If the Government are not to privatise the search and rescue service, what will they do about re-equipping the squadrons with new helicopters? The present Wessex helicopters are coming to the latter part of their operational lives. A decision must be made soon on their replacement; indeed, across a range of other helicopter requirements, a decision is required.

I reiterate the question of the hon. Member for Wyre (Mr. Mans): when will the Government place a firm order for the EH101? The Royal Navy pre-production aircraft, with a full mission system, has been flying since 24 October 1989. The anti-submarine variant, as currently specified and contracted, is going well. I understand that the RAF's intended Utility EH101 is well within schedule. All that is needed now, three years after the previous Secretary of State said that the Ministry of Defence was looking for 25 RAF and 50 Navy EHIOls, is for the Government to make a decision.

The hon. Gentleman, with his interest in helicopters, will realise that we should purchase, not a particular helicopter, but the right helicopter, the best helicopter for the task that has to be performed. I hope that he will say that that is his view and what our Royal Air Force needs. We must be careful not to lock ourselves into a position where we never buy the right equipment.

I think that that question would have been better directed to the Government than to me, because they have to make the decision, not me. I am rather alarmed if the hon. Gentleman, who I think is a member of the Select Committee on Defence——

No, he is not. Perhaps that explains—if I might say, in the kindest way—his ignorance on the matter.

I see that the Chairman of the Select Committee is nodding.

I should explain the position to the hon. Member for Tayside, North (Mr. Walker), although I am sure that the Minister will do so in his wind-up speech. The Government have made a decision on the EH101. In 1987, the Secretary of State said that the Government were going to purchase 25 EH101s for the RAF and 50 for the Royal Navy. The helicopter has gone through project definition and pre-production trials. I think that nine have already flown. It is now merely a matter of integrating the mission system. One can go along that line, preparing for a project to come into operation, but at some stage a decision has to be made. Unless it is made now, the manufacturers and people involved in the industry will have a big gap in the middle of the 1990s when they will not have any orders. I do not know whether the hon. Member for Tayside, North is proposing that we should buy, not the Apache, but the Black Hawk or some other shoe horn variety. I am sure that they have all been considered, but I should have thought that the EH101 was, if I may repeat the expression that has already been used, a cast iron, copper-bottomed decision. The question is, when? That is what we are asking.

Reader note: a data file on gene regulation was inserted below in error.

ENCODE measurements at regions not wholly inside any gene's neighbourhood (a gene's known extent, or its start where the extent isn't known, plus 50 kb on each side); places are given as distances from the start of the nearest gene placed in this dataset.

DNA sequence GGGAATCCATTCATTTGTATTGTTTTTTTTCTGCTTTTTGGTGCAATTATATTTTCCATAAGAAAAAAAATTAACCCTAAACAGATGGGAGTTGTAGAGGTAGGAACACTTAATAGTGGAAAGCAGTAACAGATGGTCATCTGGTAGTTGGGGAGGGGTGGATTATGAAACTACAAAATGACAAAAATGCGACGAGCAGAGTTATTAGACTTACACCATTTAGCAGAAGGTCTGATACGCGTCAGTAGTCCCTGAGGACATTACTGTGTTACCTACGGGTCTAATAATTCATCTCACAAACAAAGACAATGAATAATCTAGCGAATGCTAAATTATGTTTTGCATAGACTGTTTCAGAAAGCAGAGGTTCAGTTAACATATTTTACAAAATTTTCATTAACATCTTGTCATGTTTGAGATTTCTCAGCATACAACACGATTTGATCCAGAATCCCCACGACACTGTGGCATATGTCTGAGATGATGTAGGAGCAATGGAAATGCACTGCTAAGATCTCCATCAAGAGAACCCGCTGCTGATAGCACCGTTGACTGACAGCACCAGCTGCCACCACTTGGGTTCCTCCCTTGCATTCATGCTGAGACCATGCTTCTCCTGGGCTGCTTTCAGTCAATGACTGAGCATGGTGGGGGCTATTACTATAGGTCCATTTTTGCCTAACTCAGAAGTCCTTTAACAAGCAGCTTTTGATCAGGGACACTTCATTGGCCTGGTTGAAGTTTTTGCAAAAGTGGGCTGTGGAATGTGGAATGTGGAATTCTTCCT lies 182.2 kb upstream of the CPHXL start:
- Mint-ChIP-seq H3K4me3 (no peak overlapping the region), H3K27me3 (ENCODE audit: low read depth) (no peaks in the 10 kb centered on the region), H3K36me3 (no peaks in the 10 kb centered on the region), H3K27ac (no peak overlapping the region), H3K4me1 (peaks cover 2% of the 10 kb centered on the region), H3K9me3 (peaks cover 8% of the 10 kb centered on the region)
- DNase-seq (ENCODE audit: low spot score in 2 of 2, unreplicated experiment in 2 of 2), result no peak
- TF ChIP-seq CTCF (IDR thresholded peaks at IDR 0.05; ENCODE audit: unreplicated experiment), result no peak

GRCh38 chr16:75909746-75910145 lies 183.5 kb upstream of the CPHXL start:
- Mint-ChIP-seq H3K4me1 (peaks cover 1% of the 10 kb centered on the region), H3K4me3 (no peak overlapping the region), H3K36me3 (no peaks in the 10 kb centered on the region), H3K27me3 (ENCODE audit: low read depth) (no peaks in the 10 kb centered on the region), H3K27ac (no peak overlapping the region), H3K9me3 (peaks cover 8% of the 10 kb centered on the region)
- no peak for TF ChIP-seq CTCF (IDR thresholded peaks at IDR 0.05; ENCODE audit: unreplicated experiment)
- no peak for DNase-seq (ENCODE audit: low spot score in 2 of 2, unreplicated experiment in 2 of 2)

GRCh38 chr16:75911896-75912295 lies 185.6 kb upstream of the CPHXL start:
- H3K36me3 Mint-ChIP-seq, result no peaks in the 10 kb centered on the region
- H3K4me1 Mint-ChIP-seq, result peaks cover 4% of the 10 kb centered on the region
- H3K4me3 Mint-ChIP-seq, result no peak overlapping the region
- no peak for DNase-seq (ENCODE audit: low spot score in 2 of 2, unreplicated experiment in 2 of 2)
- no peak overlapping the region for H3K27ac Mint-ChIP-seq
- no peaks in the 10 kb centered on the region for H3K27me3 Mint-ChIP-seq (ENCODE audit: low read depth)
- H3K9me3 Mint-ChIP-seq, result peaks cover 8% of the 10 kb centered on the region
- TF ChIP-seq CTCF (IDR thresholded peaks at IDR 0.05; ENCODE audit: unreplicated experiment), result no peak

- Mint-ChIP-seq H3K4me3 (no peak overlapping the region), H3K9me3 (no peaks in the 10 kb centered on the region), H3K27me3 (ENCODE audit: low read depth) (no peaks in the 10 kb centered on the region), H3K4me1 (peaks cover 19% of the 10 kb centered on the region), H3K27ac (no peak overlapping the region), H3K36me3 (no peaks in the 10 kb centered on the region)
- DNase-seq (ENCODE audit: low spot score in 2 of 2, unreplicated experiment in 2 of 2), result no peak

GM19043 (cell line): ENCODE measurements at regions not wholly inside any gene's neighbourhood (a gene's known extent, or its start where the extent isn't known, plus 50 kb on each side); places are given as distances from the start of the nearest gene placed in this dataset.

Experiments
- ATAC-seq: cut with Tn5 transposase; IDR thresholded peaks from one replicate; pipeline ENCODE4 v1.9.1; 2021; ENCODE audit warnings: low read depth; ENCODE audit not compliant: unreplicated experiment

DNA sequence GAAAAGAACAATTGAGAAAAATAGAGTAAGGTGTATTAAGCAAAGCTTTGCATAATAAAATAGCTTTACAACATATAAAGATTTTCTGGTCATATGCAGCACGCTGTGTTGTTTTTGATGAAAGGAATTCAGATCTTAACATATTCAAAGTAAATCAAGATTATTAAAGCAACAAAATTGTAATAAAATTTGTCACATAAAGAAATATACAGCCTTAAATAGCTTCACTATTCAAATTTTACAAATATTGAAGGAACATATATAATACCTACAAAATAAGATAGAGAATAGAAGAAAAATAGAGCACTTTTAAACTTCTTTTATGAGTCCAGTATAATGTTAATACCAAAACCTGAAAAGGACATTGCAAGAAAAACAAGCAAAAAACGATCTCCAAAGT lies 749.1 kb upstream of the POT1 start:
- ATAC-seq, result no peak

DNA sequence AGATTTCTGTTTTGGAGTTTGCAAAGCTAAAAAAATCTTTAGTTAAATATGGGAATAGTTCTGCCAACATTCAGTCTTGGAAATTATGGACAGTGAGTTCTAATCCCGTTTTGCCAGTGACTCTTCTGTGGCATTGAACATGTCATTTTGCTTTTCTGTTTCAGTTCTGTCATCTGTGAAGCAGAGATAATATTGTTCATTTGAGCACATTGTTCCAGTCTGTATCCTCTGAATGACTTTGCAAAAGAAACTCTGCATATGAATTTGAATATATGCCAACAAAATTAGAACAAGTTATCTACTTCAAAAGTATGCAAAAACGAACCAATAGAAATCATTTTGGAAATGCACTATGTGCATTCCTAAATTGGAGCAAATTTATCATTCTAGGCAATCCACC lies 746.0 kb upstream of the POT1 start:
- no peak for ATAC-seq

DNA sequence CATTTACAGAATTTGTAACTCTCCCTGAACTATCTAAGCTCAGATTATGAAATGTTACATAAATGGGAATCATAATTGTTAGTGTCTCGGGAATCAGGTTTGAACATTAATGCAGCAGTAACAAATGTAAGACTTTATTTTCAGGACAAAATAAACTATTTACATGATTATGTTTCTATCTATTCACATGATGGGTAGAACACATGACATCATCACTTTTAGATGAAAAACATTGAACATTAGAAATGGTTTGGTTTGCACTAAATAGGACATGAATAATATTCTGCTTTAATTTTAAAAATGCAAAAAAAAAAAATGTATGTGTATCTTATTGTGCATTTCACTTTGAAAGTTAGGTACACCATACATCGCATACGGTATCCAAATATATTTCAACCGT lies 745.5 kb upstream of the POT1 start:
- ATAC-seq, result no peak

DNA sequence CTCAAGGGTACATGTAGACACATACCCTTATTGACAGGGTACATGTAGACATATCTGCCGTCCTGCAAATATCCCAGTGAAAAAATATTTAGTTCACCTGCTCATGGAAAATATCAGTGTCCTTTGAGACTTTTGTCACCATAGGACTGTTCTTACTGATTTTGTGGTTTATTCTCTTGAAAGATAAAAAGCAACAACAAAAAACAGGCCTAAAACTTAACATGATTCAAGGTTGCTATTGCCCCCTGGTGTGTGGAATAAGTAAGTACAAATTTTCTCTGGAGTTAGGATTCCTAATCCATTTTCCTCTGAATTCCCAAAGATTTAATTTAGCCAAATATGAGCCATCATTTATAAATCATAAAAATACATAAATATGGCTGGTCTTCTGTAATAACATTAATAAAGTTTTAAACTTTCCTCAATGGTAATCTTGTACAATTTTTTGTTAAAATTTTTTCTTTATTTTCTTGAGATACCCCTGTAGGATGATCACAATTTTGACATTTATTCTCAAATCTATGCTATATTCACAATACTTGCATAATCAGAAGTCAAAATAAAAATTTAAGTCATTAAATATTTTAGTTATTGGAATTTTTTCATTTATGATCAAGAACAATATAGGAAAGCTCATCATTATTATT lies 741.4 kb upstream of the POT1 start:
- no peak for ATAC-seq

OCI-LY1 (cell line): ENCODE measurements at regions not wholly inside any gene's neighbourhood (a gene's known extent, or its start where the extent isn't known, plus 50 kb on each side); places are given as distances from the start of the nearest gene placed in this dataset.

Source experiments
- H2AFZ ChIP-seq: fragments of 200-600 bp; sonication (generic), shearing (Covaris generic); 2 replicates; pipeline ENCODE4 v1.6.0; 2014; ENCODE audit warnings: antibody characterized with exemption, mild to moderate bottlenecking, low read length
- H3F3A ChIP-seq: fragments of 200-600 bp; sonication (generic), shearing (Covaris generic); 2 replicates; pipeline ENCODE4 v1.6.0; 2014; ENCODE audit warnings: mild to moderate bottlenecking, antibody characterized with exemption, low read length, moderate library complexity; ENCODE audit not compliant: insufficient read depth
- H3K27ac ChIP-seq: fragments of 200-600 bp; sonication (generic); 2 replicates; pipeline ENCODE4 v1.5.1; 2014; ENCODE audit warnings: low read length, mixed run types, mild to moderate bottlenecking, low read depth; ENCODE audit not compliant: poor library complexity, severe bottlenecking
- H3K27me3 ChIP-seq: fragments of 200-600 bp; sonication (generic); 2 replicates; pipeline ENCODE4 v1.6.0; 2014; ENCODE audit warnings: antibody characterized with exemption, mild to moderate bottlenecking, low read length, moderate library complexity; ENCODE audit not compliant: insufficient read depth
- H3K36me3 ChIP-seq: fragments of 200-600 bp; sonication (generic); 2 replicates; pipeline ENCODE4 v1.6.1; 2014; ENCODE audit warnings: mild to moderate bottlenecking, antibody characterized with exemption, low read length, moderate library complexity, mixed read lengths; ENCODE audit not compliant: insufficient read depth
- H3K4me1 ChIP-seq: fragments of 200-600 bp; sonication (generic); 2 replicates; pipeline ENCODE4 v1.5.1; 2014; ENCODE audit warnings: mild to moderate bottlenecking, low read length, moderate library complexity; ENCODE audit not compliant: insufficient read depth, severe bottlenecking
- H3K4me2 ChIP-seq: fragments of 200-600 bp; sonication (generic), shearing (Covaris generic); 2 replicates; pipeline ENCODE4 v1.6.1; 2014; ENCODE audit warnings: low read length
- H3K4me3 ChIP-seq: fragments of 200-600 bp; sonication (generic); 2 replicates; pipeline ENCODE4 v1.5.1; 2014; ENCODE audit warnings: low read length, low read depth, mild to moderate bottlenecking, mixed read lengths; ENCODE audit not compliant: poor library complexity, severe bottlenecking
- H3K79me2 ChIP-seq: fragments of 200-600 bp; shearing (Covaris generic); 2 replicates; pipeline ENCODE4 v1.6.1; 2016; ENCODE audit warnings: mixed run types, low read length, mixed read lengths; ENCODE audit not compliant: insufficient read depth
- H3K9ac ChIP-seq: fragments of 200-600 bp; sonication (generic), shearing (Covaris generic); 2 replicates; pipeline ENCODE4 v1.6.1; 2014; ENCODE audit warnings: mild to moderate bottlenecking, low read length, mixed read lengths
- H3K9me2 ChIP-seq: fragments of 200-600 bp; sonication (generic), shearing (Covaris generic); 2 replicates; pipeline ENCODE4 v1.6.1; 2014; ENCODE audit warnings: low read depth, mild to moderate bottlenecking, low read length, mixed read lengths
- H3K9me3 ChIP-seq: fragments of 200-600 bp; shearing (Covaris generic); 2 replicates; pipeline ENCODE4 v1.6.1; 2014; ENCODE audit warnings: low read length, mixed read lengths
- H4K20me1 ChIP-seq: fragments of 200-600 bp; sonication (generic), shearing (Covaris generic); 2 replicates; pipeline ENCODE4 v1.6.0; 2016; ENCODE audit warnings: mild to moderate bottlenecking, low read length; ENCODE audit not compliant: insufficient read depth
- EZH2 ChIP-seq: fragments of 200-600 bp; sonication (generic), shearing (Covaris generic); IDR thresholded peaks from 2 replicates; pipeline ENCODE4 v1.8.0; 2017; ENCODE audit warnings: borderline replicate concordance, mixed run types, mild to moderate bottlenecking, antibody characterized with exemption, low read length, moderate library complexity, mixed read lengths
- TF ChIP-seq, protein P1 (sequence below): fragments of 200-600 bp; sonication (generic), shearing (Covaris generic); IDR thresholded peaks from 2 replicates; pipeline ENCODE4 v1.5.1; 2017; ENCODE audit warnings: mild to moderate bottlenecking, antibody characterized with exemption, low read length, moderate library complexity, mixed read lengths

Will the hon. Gentleman tell us what he thinks the Government should do? Should the Government make a decision in favour of the EH101?

Yes. The helicopter is important and the EH101 is vital to the industry. The requirements are known. The current contract available on the EH101 is a target cost-incentive contract which, when it was signed in March 1984, was hailed as a great step forward in defence contracting. At that time Sir Peter Levene extolled the virtues of the new process of procurement. One of the signal parts of such a contract is that the cost is shared between industry and Government. Certainly, the industry has already put its money where its mouth is and invested millions of pounds. It is now up to the Government to come up with firm orders so that it can proceed with production.